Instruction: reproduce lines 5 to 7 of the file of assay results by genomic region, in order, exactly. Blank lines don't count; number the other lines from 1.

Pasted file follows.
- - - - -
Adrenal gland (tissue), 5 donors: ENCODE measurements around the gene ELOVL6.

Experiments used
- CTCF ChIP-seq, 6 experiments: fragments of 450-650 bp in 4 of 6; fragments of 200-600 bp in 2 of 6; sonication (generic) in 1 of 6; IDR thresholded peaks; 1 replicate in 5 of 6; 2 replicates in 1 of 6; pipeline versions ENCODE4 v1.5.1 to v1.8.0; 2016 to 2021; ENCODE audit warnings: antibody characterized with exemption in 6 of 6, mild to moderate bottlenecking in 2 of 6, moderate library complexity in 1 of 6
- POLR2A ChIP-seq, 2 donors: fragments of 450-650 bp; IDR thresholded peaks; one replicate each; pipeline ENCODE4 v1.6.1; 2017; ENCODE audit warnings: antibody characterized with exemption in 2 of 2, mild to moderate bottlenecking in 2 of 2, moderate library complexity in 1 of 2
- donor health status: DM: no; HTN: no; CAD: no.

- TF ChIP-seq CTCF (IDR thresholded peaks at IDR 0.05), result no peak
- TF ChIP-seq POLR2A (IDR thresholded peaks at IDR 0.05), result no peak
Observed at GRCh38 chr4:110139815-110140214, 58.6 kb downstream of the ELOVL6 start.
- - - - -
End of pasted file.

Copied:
- donor health status: DM: no; HTN: no; CAD: no.

- TF ChIP-seq CTCF (IDR thresholded peaks at IDR 0.05), result no peak
- TF ChIP-seq POLR2A (IDR thresholded peaks at IDR 0.05), result no peak